News ID: 93361
Publish Date : 14 August 2021 - 21:53

BAGHDAD (Press TV) – The Iraqi Shia cleric and head of National Wisdom Movement (Hikma) has renewed the call for the withdrawal of foreign troops, especially the Americans, from the Arab country.
“Time is ripe for us to become a country with complete sovereignty, where there are no foreign forces, most importantly the American military personnel,” Ammar Hakim said on Friday.
Hakim also underlined the need for an end to disputes over the country’s security institutions and accusations against loyal armed forces, including the anti-terror Popular Mobilization Units (PMU) or Hashd al-Sha’abi.
In early 2003, the U.S. invaded Iraq under the later debunked pretext that the regime of Saddam Hussein possessed weapons of mass destruction.
It withdrew soldiers from Iraq between 2007 and 2011, but redeployed them in 2014 along with other partners to allegedly counter the threat of Daesh.
Iraq managed to end the territorial rule of the Takfiri group in the country thanks to the sacrifices of the national army and Hashd al-Sha’abi, which had the backing of neighboring Iran.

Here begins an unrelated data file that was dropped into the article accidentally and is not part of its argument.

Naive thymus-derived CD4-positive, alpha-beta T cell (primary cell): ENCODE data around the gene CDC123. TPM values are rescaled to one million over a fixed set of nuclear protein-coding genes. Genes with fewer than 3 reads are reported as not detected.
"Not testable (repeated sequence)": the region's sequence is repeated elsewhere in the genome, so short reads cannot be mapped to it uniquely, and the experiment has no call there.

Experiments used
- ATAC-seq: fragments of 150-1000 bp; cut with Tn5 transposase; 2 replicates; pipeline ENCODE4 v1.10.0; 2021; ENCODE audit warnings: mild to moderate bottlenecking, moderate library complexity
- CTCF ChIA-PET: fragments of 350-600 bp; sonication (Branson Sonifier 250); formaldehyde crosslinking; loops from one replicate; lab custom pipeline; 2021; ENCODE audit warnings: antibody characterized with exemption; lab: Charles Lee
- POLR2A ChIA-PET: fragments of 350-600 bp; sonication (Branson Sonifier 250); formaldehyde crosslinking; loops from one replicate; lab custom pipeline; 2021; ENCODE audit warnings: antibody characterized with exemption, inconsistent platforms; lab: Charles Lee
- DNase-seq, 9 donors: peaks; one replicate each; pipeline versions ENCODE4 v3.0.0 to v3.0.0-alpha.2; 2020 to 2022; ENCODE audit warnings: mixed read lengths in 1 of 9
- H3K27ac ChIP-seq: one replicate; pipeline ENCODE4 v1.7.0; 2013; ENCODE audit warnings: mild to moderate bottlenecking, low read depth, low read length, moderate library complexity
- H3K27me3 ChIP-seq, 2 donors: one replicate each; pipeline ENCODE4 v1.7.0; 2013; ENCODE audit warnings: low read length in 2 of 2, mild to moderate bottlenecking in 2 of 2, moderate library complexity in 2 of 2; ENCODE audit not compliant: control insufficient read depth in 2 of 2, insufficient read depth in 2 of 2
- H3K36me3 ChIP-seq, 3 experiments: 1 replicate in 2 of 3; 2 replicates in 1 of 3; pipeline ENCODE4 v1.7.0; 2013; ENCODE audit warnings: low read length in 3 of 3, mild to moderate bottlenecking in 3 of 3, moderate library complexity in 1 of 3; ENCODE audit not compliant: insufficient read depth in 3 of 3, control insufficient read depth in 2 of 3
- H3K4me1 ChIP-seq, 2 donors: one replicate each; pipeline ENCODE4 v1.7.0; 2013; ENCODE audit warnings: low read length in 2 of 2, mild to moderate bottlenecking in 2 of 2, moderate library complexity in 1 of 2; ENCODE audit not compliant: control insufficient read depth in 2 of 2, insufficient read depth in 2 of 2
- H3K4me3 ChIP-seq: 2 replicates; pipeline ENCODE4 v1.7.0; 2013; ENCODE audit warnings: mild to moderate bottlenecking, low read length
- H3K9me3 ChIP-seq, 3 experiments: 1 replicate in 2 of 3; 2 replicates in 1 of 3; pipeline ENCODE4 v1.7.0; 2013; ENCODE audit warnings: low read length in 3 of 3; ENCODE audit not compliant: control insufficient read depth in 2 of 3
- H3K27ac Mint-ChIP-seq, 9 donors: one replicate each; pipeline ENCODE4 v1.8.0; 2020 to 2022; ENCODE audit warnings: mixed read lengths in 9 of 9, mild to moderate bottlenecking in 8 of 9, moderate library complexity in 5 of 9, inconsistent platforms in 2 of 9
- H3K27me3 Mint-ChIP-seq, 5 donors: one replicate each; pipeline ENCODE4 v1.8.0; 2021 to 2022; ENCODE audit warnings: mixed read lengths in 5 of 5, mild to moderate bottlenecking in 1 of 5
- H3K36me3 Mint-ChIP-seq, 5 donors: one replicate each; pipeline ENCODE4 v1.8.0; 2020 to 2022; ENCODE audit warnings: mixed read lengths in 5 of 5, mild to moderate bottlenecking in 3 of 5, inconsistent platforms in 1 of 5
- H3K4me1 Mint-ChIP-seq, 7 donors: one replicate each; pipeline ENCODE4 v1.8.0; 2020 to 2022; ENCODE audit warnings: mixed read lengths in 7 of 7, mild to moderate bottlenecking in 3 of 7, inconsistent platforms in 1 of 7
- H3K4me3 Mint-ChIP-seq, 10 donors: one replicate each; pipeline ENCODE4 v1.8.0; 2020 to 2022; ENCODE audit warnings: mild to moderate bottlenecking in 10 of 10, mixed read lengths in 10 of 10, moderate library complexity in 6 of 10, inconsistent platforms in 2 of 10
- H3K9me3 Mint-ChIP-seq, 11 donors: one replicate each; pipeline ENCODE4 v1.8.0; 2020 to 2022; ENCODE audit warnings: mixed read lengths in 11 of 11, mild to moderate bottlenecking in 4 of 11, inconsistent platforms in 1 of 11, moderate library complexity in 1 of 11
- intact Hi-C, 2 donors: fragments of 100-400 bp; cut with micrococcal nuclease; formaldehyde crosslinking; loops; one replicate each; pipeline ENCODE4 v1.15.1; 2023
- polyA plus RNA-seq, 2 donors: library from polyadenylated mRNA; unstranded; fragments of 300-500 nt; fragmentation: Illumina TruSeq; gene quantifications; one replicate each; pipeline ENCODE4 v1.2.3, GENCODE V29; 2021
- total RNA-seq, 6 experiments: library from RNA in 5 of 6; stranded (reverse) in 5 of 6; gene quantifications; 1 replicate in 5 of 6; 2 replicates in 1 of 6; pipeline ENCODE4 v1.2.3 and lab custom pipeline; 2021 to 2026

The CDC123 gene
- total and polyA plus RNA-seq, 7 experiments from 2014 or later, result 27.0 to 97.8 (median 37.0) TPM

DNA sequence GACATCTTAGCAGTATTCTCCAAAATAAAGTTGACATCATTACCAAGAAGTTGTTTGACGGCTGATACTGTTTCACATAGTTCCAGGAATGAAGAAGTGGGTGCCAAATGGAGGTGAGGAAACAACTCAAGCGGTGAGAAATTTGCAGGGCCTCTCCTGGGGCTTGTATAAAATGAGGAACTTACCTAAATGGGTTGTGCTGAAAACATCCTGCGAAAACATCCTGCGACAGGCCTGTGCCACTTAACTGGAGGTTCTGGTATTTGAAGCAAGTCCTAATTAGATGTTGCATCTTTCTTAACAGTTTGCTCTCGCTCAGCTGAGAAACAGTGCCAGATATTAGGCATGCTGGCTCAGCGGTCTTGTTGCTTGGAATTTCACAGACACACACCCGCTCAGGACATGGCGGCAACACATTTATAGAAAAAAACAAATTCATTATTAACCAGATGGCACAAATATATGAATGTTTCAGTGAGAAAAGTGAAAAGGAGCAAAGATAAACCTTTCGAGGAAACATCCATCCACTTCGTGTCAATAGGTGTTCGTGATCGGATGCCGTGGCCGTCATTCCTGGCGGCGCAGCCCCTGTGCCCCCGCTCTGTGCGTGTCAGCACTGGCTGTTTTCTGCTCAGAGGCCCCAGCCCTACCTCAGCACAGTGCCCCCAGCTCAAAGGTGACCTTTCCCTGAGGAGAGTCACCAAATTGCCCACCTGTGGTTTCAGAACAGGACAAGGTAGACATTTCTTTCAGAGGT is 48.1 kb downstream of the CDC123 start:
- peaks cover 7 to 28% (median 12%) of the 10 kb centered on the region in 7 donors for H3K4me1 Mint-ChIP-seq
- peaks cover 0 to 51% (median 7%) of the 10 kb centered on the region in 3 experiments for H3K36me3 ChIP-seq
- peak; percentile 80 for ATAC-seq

The Iraqi parliament has unanimously approved a bill, demanding the expulsion of all foreign military forces led by the United States from the Arab country.
Since then, however, Washington has been dragging its feet on the troop pullout and targeting anti-terror resistance groups from time to time.
Washington and Baghdad recently reached an agreement on the American military’s withdrawal, under which the U.S. will keep its troops on Iraqi soil under the guise of providing advisory assistance to the Iraqi military.
U.S. Ambassador to Iraq Matthew Tueller told Kurdish journalists that Washington is committed to Iraq “for the long haul.”
Asked about a possible U.S. pullout from Iraq like the one in Afghanistan, he replied, “I think clearly that is not on the mind of President Biden.”
Biden, he added, “understands the importance of Iraq, the importance of the U.S. to Iraq, the importance of Iraq in the region.”
Without saying it explicitly, Tueller drew a distinction between Afghanistan and Iraq, stressing that the latter is strategic for the U.S. as “the security of the Middle East is the security of Iraq.”

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